The UConn Rudd Center for Food Policy & Obesity is one of our favorite health-focused organizations. They understand the big picture and connect the public health dots… and are not afraid to call out the food industry when necessary.
Case in point, their latest study on “look-alike” Smart Snacks in schools.
The study was “an online experiment with 659 students (13-17 year) and 859 parents (children ages 10-13) in which participants randomly viewed information about snacks sold at a hypothetical school, including look-alike Smart Snacks; existing store versions of the same brands; repackaged Smart Snacks (highlighting differences versus unhealthy versions); or consistent brands (i.e.: Smart Snack versions also sold in stores). They then rated the individual snacks offered and the school selling them.”
Highlights from the study’s fact sheet:
- “In 2013, the United States Department of Agriculture (USDA) established nutrition standards for snack foods sold in schools to encourage the sale of healthy snacks such as fruit, nuts, and yogurt. In response, food companies reformulated popular brands of chips and sweet snacks to meet Smart Snacks standards.”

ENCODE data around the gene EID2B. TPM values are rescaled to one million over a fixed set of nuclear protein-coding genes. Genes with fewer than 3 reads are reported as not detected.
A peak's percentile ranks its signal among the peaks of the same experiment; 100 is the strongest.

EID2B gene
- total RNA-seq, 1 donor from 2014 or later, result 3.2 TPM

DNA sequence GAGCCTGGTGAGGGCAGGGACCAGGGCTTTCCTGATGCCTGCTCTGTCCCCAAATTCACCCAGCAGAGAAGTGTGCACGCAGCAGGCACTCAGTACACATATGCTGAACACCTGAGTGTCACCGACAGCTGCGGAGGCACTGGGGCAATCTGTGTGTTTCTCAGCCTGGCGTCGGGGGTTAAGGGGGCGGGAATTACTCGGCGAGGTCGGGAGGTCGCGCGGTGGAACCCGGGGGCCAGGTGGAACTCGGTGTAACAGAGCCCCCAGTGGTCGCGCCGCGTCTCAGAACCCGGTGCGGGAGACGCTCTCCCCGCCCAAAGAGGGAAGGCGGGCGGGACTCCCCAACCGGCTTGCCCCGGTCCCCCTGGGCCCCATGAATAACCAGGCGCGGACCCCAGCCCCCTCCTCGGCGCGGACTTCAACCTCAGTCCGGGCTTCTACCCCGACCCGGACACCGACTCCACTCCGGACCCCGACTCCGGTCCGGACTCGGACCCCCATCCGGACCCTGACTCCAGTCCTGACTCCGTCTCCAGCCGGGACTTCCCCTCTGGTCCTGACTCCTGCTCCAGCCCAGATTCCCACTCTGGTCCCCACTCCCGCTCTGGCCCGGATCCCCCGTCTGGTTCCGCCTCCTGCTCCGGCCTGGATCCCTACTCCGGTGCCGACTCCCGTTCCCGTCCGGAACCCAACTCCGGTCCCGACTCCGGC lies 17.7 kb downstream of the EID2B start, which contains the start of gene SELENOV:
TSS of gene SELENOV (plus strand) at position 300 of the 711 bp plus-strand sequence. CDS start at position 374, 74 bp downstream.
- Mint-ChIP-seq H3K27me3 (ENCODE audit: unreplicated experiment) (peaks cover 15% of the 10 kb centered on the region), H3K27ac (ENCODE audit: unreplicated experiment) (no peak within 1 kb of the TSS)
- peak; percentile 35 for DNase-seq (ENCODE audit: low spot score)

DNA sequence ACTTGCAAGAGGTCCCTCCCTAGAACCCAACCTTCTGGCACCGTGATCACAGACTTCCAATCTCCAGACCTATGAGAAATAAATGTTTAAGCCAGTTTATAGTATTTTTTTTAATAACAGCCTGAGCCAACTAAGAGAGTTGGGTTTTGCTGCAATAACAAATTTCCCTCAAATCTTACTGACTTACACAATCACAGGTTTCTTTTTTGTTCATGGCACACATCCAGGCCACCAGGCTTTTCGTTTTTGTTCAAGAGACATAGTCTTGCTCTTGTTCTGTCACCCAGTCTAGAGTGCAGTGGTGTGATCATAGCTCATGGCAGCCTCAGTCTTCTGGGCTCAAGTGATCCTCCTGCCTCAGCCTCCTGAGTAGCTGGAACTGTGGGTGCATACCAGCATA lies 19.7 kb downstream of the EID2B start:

- “While many of the reformulated products are only sold in schools, they are often packaged to look similar to the widely available less-nutritious versions. Selling these ‘copycat’ or ‘look-alike’ versions of junk food — such as Cheetos, Pop-Tarts, and Fruit Roll-Ups — in schools confuse students and raise concerns about schools selling them.”
- “Students believed that look-alike Smart Snacks and the less-nutritious version of the brands sold in stores were similar in healthfulness and expected them to taste the same.”
- “This practice likely benefits the brands, but may not improve children’s overall diet and undermines schools’ ability to teach good nutrition. At a minimum, marketing of look-alike Smart Snacks should not be allowed in schools.”